I'm always transfixed by heart-rending news photos of people fleeing calamity with as many of their worldly goods as they can pile into and on top of a car, a truck, a wagon - whatever transportation is available to them.
At the beginning of the Iraq war, I found myself staring at one of those photos on the front pages of several newspapers and wondering how the people decided what to take with them - and what I would do in similar circumstances.
If it were necessary for me to leave my home, knowing I might not ever return, what would I choose to transfer from my old life to my uncertain new one?
In a small, nonurgent way, my husband and I answered this question of what our most important possessions are when we moved to Boston. We had to determine which items we wouldn't entrust to the movers because we considered them irreplaceable. Not necessarily valuable as the world measures such things, but significant to us.
Some items were obvious - family photos (who knew that we owned boxes of them?), important papers, laptop computers with needed information on them, a thermos and cooler.
Then it got interesting: a "sunbonnet babies" quilt top pieced together by my grandmother, costume jewelry from the 1930s, a dog blanket, a huge collection of music tapes, an antique clock ... I blush to think of all the "stuff" we own.
At one time, I might have blithely spouted off about "things" not being important to me. But I now know that's not really true. I'm hoping it might be someday, but I haven't gotten there yet. I like to think that if we lost everything, I wouldn't grieve for what was gone. At the moment, however, I'm happier knowing that I can look at my sons' baby pictures any time I like.
This issue of what's important in our lives came up again recently when the Department of Homeland Security asked Americans to prepare a disaster kit with supplies for three days.
That made sense to my husband and me, since we have learned that keeping emergency supplies on hand is a good idea.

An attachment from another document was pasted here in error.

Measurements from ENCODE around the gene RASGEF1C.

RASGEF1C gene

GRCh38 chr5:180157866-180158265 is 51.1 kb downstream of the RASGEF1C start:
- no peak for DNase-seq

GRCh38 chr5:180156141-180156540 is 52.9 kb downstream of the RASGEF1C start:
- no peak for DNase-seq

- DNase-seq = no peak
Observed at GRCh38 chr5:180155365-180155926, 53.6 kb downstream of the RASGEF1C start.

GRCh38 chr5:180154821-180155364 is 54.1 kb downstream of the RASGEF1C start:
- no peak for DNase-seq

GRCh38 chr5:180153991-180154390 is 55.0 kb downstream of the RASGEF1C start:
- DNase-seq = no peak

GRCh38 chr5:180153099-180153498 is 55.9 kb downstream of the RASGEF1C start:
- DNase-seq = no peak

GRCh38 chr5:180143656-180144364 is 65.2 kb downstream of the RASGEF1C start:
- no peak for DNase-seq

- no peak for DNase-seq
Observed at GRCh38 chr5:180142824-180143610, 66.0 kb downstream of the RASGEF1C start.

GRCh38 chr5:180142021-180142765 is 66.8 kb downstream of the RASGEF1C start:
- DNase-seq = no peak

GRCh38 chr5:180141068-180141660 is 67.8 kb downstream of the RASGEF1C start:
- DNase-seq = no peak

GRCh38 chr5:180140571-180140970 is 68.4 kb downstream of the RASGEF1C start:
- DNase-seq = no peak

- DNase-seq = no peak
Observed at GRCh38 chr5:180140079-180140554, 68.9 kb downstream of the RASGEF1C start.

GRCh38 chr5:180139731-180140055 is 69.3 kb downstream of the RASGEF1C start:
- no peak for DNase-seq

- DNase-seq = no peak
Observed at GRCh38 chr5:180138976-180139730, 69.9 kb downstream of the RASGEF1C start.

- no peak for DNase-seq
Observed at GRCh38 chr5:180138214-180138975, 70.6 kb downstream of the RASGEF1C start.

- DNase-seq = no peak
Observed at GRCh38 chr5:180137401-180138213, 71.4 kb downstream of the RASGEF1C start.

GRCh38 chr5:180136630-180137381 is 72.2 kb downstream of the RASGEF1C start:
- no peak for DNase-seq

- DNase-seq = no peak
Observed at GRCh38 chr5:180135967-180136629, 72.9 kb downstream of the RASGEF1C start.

When we've lived in climates where ice or snowstorms might knock out the power and isolate us, we usually gathered our emergency stash in the fall: several cans of chili, beef stew, and soup; an ample supply of batteries of various sizes; flashlights; candles; wood, kindling, and matches for the fireplace; a portableradio; a gas cylinder for the grill.
What we'd never done before was to make the emergency kit portable. I dragged out a backpack, and my spouse started piling stuff in. Canned food? Check. Can opener? Yes. Dog food, bottled water - all there.
Then the discussion started: What about dishes, utensils, bowls, a pan? Napkins, toothbrushes, toothpaste? Maybe we should add some canned fruit. What about pouches of tuna in case it wasn't chili weather? And, oh yes, we'd need some clothes.
We started to fill another backpack.
What flashed across my mind at that point was those old B-grade sci-fi flicks featuring attacks that wiped out most of the US population. For one giddy moment I found myself wishing I'd paid more attention to what the hardy survivors had found useful.
As I laughed at that image, I realized once again that sometimes humor can be helpful. Because behind all this was a very serious question - just what were we preparing for? Why did Tom Ridge think we needed three days' worth of supplies? Were we going to be asked to evacuate because of a poison gas attack, a terrorist bombing, or some calamity too terrible to contemplate? .
For my husband and me, this was an exercise in preparedness. We hope and expect that we won't have to use the supplies we gathered.
But I can only imagine what it must have been like for the Iraqi people in that photograph - and for those who have had to flee floods, earthquakes, and hurricanes.
Choosing between this item and that isn't just a matter of what people need - or can do without - materially. It is a question of how much they can save from the life they have known.
I suspect that taking familiar possessions with you is one way of keeping alive the hope that someday life will return to normal.